But the question is, why are employers (who pay to access the database) and job seekers (who pay for database positioning) going along while LinkedIn sells them both out with this game of payola?

And where does it leave LinkedIn users who just want to meet one another to do business?

“Sheesh. I’m still pissed off,” says Tomkins. “I used to think of Linked In as a respectable website, but I have less respect for them now than Facebook.”

Have you paid LinkedIn for search-results position and “premium” standing? Does it pay off? If you’re an employer, how do you feel about paying to view search results that job applicants bought? Is this immoral, unethical, or the new standard of business?

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Who will lead you to your next job?

In the July 16, 2013 Ask The Headhunter Newsletter, a reader asks what to do after getting screwed by a long-time employer:

After ten years, my sales performance at my company started topping the charts. The boss could not understand how I did it, but it was the personal attention I gave my customers. I did all I could to help them be more successful themselves. One day I brought on a big new client and closed a record-breaking deal worth millions. A few days later, my boss fired me. My confidence was shattered. I’ve been working the job postings but I’ve been out of work for months. Where do I go from here?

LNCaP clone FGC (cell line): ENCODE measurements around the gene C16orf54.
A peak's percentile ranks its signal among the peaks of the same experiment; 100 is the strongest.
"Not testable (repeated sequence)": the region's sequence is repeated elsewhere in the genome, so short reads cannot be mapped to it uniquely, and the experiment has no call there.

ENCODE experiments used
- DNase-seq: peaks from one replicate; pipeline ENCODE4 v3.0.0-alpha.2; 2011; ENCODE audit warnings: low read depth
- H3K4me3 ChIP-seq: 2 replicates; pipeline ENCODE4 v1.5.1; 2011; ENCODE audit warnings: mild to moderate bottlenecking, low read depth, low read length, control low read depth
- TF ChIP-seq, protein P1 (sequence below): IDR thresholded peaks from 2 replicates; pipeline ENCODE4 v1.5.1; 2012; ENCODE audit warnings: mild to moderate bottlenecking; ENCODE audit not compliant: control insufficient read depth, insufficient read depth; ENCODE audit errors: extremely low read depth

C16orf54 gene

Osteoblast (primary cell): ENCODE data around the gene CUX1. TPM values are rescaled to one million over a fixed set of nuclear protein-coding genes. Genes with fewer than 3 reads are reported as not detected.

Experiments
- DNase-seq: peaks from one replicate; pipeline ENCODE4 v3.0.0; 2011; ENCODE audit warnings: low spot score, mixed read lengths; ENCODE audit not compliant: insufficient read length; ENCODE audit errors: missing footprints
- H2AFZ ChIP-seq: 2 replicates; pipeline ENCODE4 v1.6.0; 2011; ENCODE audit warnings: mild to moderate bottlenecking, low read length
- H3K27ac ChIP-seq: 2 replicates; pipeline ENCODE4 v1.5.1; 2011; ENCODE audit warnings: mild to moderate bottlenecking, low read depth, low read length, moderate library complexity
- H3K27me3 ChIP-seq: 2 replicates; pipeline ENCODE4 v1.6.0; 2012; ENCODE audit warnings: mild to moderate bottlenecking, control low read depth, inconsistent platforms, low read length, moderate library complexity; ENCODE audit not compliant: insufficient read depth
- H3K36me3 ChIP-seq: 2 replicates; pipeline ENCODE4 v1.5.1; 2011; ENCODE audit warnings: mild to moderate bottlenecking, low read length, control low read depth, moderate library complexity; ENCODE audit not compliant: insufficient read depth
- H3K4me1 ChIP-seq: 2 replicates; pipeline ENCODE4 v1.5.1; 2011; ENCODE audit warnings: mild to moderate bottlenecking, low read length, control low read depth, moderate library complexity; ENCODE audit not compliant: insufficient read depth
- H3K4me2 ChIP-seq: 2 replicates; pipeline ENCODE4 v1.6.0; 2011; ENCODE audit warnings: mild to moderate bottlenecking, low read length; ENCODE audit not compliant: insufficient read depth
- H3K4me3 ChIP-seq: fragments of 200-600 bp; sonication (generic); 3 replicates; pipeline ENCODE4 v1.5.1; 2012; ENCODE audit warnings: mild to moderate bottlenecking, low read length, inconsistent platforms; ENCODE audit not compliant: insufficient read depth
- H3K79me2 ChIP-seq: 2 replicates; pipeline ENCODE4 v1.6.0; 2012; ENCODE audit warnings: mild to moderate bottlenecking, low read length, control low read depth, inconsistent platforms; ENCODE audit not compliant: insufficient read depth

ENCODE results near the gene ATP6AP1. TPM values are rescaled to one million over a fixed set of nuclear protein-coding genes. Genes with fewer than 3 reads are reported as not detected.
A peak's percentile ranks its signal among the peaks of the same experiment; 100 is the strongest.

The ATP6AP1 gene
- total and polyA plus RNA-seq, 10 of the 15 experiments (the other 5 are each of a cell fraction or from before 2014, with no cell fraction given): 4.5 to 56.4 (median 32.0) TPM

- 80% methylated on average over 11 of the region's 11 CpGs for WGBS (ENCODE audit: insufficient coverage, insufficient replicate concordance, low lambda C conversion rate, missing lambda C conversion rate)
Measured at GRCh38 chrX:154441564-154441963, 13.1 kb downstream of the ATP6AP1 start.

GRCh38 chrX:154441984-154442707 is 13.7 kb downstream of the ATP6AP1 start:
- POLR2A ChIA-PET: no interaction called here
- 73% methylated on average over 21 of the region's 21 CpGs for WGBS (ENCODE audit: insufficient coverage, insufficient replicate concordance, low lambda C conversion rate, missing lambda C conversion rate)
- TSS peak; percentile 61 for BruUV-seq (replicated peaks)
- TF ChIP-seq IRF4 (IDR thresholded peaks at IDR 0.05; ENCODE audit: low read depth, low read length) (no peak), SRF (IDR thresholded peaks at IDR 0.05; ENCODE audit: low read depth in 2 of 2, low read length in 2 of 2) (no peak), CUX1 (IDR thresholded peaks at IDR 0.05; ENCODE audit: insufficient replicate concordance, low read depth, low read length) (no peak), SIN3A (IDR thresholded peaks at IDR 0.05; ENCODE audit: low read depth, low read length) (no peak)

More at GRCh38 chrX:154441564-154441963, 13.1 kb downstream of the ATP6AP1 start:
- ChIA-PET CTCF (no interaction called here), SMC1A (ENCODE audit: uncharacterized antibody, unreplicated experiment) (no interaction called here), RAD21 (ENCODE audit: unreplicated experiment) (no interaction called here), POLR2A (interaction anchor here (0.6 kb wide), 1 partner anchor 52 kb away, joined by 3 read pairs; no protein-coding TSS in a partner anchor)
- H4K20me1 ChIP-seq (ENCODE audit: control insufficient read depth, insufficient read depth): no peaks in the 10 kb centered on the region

Nick’s Reply

Unless you did something unethical (or illegal) that you’re not telling me, my suspicion is that you got fired because your employer doesn’t want to pay the kinds of sales commissions you are earning. That’s silly — everyone’s making money and the customer is happy. But I’ve never been able to understand a company’s resentment against successful sales people.

screwedThis happened once to me. I took a sales management job under a very aggressive commission plan. The head of sales designed it, and I accepted it. It was so aggressive that there was no salary or draw. It turns out they never thought I’d make the plan work for me. I was making so much money (for them and for me) that they cancelled the plan. I quit.